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Report urges complete residency overhaul


The transition from undergraduate medical education (UME) to graduate medical education in the United States needs comprehensive reform, says a new report from the Graduate Medical Education Review Committee (UGRC) of the Coalition for Physician Accountability.

The 275-page report presents preliminary findings that were released in April 2021 and a long list of stakeholder comments. According to the report, the coalition will meet soon to discuss the final recommendations and consider next steps toward implementation.

The UGRC includes representatives of national medical organizations, medical schools, and residency programs. Among the organizations that participated in the report’s creation are the American Medical Association, the National Board of Medical Examiners, the American Osteopathic Association, the National Board of Osteopathic Medical Examiners, the Educational Commission for Foreign Medical Graduates, and the Association of American Medical Colleges.

The report identifies a list of challenges that affect the transition of medical students into residency programs and beyond. They include:

  • Too much focus on finding and filling residency positions instead of “assuring learner competence and readiness for residency training”
  • Inattention to assuring congruence between applicant goals and program missions
  • Overreliance on licensure exam scores rather than “valid, trustworthy measures of students’ competence and clinical abilities”
  • Increasing financial costs to students
  • Individual and systemic biases in the UME-GME transition, as well as inequities related to international medical graduates

Seeking a common framework for competence

Overall, the report calls for increased standardization of how students are evaluated in medical school and how residency programs evaluate students. Less reliance should be placed on the numerical scores of the U.S. Medical Licensing Examination (USMLE), the report says, and more attention should be paid to the direct observation of student performance in clinical situations. In addition, the various organizations involved in the UME-GME transition process are asked to work better together.

To develop better methods of evaluating medical students and residents, UME and GME educators should jointly define and implement a common framework and set of competencies to apply to learners across the UME-GME transition, the report suggests.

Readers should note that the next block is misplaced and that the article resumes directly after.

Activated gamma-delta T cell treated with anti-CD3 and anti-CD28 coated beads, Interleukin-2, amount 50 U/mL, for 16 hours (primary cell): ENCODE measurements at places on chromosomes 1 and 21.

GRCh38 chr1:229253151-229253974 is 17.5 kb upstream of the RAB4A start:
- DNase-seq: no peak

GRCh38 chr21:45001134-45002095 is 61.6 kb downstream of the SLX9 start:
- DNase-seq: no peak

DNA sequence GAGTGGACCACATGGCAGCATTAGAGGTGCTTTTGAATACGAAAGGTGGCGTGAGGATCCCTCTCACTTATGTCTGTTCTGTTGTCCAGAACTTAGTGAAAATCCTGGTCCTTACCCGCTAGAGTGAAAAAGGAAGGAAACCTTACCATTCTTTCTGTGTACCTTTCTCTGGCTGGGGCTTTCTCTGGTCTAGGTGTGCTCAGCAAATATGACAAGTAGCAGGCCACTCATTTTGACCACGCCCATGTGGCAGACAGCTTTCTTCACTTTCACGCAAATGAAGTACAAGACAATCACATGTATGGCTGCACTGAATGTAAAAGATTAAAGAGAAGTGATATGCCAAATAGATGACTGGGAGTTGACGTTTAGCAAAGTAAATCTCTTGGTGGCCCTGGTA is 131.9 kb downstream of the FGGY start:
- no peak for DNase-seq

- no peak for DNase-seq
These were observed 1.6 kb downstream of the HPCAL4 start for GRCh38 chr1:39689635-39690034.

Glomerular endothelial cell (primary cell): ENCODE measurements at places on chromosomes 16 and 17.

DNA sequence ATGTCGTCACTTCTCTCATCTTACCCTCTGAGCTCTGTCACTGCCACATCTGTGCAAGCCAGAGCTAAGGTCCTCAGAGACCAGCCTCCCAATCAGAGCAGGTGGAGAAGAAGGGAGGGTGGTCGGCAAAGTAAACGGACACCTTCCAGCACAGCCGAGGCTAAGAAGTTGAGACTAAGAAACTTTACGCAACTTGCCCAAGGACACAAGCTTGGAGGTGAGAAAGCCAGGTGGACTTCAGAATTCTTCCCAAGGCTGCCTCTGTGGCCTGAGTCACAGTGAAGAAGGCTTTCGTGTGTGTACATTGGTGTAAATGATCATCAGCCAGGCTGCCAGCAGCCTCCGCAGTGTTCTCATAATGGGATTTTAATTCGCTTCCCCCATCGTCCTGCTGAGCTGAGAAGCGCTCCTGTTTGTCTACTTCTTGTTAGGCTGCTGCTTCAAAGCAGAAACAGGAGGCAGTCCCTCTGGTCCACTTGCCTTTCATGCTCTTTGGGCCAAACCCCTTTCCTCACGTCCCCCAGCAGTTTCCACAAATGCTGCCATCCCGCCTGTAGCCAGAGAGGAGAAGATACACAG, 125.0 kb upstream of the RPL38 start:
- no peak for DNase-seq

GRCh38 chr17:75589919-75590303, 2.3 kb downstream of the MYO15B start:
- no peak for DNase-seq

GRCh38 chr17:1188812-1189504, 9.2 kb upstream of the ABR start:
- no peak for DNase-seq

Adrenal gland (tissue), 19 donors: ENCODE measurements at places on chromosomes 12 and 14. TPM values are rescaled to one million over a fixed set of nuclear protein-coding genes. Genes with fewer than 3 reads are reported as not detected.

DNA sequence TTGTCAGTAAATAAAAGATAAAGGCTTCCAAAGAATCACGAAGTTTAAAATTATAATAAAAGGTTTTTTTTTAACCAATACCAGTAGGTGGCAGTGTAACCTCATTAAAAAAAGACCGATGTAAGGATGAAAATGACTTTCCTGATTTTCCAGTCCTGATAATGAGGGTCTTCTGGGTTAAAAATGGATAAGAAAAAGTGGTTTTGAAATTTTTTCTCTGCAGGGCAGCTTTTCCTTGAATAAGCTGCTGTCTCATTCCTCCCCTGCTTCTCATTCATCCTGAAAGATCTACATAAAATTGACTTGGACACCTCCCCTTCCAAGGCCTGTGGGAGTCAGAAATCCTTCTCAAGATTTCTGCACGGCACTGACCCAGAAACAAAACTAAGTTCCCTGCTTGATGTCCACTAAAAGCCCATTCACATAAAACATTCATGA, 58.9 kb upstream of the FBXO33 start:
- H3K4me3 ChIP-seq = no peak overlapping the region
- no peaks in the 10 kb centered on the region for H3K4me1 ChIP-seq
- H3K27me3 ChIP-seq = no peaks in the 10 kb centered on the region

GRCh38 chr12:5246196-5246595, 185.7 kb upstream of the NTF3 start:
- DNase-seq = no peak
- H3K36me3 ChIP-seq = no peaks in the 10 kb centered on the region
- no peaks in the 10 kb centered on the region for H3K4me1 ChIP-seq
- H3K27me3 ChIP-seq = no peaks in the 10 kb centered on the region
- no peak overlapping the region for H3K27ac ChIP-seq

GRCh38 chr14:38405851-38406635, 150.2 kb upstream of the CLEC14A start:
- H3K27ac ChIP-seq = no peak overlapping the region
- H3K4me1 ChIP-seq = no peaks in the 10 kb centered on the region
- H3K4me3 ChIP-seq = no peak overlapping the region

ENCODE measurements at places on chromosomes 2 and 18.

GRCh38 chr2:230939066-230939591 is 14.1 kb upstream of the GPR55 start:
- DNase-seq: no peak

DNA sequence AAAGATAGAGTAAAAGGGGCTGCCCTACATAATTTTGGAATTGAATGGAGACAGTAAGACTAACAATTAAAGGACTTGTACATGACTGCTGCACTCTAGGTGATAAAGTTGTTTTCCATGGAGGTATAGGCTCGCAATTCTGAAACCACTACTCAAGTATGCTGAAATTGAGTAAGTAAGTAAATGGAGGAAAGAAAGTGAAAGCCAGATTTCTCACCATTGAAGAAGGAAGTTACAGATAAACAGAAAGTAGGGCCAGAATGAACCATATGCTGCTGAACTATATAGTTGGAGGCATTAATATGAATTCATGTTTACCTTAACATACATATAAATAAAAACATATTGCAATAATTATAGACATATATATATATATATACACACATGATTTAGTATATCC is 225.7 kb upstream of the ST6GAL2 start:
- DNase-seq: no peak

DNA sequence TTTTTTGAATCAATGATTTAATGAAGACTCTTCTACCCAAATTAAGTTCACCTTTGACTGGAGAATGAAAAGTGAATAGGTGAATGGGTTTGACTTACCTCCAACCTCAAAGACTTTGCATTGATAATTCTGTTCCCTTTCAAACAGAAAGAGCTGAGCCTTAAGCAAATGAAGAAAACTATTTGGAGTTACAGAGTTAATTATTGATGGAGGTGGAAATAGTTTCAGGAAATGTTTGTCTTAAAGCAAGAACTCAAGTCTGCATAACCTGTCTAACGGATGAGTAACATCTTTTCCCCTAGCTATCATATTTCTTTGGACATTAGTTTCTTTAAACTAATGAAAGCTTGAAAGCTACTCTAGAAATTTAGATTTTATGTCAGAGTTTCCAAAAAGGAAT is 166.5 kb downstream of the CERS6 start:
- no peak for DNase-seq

While emphasizing the need for a broader student assessment framework, the report says, USMLE scores should also continue to be used in judging residency applicants. “Assessment information should be shared in residency applications and a postmatch learner handover. Licensing examinations should be used for their intended purpose to ensure requisite competence.”

Among the committee’s three dozen recommendations are the following:

  • The Centers for Medicare & Medicaid Services should change the GME funding structure so that the initial residency period is calculated starting with the second year of postgraduate training. This change would allow residents to reconsider their career choices. Currently, if a resident decides to switch to another program or specialty after beginning training, the hospital may not receive full GME funding, so may be less likely to approve the change.
  • Residency programs should improve recruitment practices to increase specialty-specific diversity of residents. Medical educators should also receive additional training regarding antiracism, avoiding bias, and ensuring equity.
  • The self-reported demographic information of applicants to residency programs should be measured and shared with stakeholders, including the programs and medical schools, to promote equity. “A residency program that finds bias in its selection process could go back in real time to find qualified applicants who may have been missed, potentially improving outcomes,” the report notes.
  • An interactive database of GME program and specialty track information should be created and made available to all applicants, medical schools, and residency programs at no cost to applicants. “Applicants and their advisors should be able to sort the information according to demographic and educational features that may significantly impact the likelihood of matching at a program.”


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